Last year, President Donald Trump signed into law a ban on the U.S. government use of Dahua or Hikvision cameras. The law is due to take effect in August.

But already, the ban has slashed Hikvision’s sales in the U.S., said John Honovich, founder of IPVM, a video-surveillance researcher. The company recorded $7.42 billion in revenue in 2018, with about 6% of that from the U.S., Honovich said. Hikvision is likely the second-biggest provider of video surveillance cameras in the U.S., Honovich said. Its cameras are most commonly used in small to medium-sized businesses, like mom-and-pop restaurants, bodegas and corner stores. They’re also scanning affordable housing projects, municipal government offices and schools, he said.

Both Hikvision and Dahua were founded in Hangzhou in 2001 and now run offices in North America, employing hundreds of people. Cashing in on China’s obsession with monitoring its citizens has helped them build a dominant position in a market that BIS Research says was worth $32 billion in 2017 and will grow 16% a year by 2023. In April in Las Vegas, Dahua and Hikvision showcased new artificial intelligence and cloud-based video products at ISC West, the largest security-industry trade show in the U.S.

The U.S. isn’t the only nation blanketed by Hikvision cameras: it sells them in more than 100 countries -- including a contract to provide more than 100 closed-captioned TV cameras and a monitoring system to the parliament of Jordan.

In the U.K., where tens of thousands of government-run CCTV cameras make Britons the most surveilled population among Western democracies, Hikvision has found a ready market for its cameras and increasingly for facial recognition software it sells to go along with them.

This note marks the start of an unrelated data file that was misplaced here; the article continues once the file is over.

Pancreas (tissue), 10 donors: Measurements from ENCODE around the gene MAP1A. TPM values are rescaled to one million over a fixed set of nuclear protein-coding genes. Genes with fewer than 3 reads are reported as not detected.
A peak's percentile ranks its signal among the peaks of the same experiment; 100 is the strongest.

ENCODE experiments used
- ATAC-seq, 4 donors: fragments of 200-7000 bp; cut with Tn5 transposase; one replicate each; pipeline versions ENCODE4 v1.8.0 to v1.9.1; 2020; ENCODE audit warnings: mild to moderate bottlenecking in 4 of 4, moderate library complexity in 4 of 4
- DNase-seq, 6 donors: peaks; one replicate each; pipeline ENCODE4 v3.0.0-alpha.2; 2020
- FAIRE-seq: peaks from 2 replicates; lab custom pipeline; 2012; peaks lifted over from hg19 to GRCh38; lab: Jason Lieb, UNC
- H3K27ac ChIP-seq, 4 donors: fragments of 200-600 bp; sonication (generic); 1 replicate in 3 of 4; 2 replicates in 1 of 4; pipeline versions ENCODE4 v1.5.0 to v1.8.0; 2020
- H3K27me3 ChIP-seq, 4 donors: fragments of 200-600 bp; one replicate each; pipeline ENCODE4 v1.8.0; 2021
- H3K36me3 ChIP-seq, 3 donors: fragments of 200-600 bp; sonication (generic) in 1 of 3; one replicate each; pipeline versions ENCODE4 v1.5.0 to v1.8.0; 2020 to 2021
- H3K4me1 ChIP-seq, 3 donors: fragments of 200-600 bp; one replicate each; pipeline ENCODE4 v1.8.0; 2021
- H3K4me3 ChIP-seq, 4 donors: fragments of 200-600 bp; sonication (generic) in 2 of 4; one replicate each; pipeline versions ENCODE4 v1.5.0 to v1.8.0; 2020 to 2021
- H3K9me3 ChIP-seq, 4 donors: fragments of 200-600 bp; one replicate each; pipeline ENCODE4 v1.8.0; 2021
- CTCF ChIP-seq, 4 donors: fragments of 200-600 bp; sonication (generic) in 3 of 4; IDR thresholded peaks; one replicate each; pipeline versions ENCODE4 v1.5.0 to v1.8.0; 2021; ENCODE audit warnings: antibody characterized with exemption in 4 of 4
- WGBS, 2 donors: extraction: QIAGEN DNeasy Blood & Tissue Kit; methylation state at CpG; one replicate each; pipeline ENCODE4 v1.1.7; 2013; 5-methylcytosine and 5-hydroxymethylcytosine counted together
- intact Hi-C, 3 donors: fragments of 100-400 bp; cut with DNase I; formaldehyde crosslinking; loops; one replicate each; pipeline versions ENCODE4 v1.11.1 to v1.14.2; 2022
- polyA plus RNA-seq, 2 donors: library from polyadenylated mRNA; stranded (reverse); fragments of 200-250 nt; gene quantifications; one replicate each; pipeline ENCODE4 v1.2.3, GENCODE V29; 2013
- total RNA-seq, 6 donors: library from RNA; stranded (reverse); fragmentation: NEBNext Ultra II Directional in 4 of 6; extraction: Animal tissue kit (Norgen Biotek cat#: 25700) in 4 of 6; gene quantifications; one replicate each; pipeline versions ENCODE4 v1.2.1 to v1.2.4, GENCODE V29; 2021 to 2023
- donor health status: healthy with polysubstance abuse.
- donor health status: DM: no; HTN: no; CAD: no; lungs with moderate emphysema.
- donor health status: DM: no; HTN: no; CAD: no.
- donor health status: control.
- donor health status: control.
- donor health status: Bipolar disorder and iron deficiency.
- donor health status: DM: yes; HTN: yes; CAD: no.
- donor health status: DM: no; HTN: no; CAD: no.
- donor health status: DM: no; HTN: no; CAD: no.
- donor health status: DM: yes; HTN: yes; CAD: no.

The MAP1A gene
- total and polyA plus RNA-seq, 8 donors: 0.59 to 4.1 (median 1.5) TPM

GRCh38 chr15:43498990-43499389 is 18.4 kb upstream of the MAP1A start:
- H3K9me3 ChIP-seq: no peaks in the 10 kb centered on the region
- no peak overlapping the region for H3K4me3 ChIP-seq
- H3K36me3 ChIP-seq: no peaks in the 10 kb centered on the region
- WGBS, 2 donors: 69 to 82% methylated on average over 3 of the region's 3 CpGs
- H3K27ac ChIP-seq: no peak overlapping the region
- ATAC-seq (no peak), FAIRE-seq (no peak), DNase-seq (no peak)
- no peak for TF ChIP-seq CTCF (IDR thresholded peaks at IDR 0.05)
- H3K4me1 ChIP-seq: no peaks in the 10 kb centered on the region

Alan West, a retired British admiral who now serves in the House of Lords, said he was concerned the U.K. government had not properly considered the security risks of deploying Hikvision’s cameras or taken steps to limit any risks.

“I don’t mind if someone has looked at this issue in detail and ascertained a way of ameliorating any risks that arise,” he said. “But I am not sure that people have actually addressed this issue.”

West said he was especially concerned that in the future, with the advent of 5G wireless networks, such cameras could easily be turned into listening devices, providing both audio and video to a hostile power.

Other companies may join the five under consideration in the U.S. on the so-called Entities List, which prohibits the sale of American technology without a special license, according to people familiar with the matter. Hikvision and Dahua’s smaller rival Yitu Technology also makes surveillance hardware, while others such as SenseTime Group Ltd. and Face++ parent Megvii specialize in image processing software and are less reliant on American components.

Hikvision, one of the most popular Chinese stocks for foreign investors, dropped to its lowest price since January. Foreigners have been selling Chinese stocks as a whole: they’ve offloaded 47 billion yuan of mainland-listed equities via exchange links this month, already more than double the total for April, a monthly record.

Morgan Stanley said in a note to investors that it expects Ambarella Inc., which sells video processing chips to Hikvision and Dahua, to be impacted with total revenue exposure “likely in the high teens percentage of sales.”

Hikvision hired Mercury Public Affairs, LLC in August for services that included contacting public officials about the National Defense Authorization Act, according to documents filed with the Justice Department.

(Updates with detail on the companies from ninth paragraph.)

--With assistance from Bill Allison.

To contact the reporters on this story: Olivia Carville in New York at ocarville1@bloomberg.net;Jeremy Kahn in London at jkahn21@bloomberg.net

To contact the editors responsible for this story: Jillian Ward at jward56@bloomberg.net, Molly Schuetz